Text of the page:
According to one study, women who used oral contraceptives had a much lower risk of developing both ovarian and endometrial cancer. A large study from Uppsala University involving over 250,000 women found that using oral contraception protects against ovarian and endometrial cancer. The protective effect lasts for decades after the drug is no longer used. The findings have been published in the journal Cancer Research.
With a lifetime risk of just over 2%, ovarian and endometrial cancer are among the most common gynaecological cancers. Endometrial cancer is slightly more common, but because the symptoms are more obvious and thus often detected at an early stage, the mortality rate is low. However, ovarian cancer is one of the deadliest cancers because it is frequently not detected until it has spread to other parts of the body.
A comprehensive study involving more than 250,000 women, shows that oral contraceptive use protects against ovarian and endometrial cancer. The protective effect remains for several decades after discontinuing the use.
The first oral contraceptive pill was approved in the 1960s, and 80 percent of all women in Western Europe have used them at some point in their lives. Oral contraceptives contain synthetic forms of the female sex hormones oestrogen and progestin. Oral contraceptives contain oestrogen and progestin, which prevent ovulation and thus protect against pregnancy.
Despite the fact that oral contraceptives (OCPs) have been available for approximately 60 years and have consistently been associated with a lower risk of subsequent ovarian and endometrial cancer across studies, data on time-dependent, long-term correlations between OCP use and breast, ovarian, and endometrial cancer have been limited. This is due in part to the need for long-term follow-up to assess lifetime OCP-related cancer risk in women who started taking OCPs early in their reproductive years, given that the risk for breast, ovarian, and endometrial cancer peaks later in life.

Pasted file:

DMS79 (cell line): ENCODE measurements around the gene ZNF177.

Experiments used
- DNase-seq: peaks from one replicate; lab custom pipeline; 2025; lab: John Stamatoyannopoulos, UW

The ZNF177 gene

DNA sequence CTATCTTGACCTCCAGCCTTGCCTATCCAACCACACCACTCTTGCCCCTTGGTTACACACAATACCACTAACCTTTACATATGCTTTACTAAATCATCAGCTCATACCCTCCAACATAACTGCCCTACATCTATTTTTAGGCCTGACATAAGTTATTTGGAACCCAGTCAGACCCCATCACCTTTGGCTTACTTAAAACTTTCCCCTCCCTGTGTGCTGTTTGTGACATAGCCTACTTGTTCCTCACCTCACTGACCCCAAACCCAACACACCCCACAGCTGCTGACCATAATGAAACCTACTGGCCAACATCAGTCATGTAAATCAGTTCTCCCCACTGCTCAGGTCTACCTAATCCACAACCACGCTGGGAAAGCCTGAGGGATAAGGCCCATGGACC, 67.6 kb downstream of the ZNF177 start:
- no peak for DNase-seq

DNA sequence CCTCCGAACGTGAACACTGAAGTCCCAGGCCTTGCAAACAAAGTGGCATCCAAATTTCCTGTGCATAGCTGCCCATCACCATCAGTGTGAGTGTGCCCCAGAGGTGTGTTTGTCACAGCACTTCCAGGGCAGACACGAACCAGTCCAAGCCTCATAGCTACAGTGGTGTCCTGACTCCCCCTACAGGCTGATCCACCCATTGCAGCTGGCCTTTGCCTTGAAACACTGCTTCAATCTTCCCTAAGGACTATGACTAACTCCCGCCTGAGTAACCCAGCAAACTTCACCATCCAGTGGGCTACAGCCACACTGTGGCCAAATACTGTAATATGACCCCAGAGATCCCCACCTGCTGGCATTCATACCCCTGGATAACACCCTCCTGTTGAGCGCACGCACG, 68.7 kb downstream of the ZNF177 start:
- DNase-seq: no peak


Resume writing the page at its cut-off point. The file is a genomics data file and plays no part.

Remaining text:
In the current study, the scientists compared the incidence of breast, ovarian, and endometrial cancers between women that had used oral contraceptive pills and never users.
“Women who had used oral contraceptives had a significantly lower risk of developing both ovarian and endometrial cancer. The risk was approximately 50% lower fifteen years after discontinuing oral contraceptives. However, reduced risk was detected up to 30-35 years after discontinuation “One of the study’s leading researchers, S Johansson of Uppsala University’s Department of Immunology, Genetics, and Pathology, says
Oral contraceptive pills, on the other hand, have previously been linked to an increased risk of breast cancer.
“Surprisingly, we only found a small increased risk of breast cancer among oral contraceptive users, and the increased risk vanished after a few years,” Johansson says. “Our findings suggest that, even if there is an increased short-term risk, the lifetime risk of breast cancer may not differ between ever and never users.”
The current study’s findings are significant because oral contraceptive use has been linked to a variety of adverse effects, including deep vein thrombosis and breast cancer.
“We have demonstrated that, in addition to preventing pregnancy, oral contraceptive pills have other beneficial effects. Our findings may help women and doctors make more informed decisions about which women should use oral contraceptives “According to Therese Johansson, one of the study’s Ph.D. students.
Over the years, studies with smaller subject pools have asked similar questions about OCPs and cancer risk, but the results have been conflicting. There are several reasons for this, but one of the most difficult variables to identify and account for in such studies is the fact that OCPs are constantly changing.
In terms of chemical compounds and recommended dose, the OCP pill first approved in the 1960s differs dramatically from the pill of 2021, and OCPs that include both estrogen and progestin can be divided into approximately four generations based on the type of progesterone. As a result, it is critical not to extrapolate the findings of this study onto clinical outcomes for young women starting OCPs today. This current limitation, however, is only fueling the Uppsala team’s future research.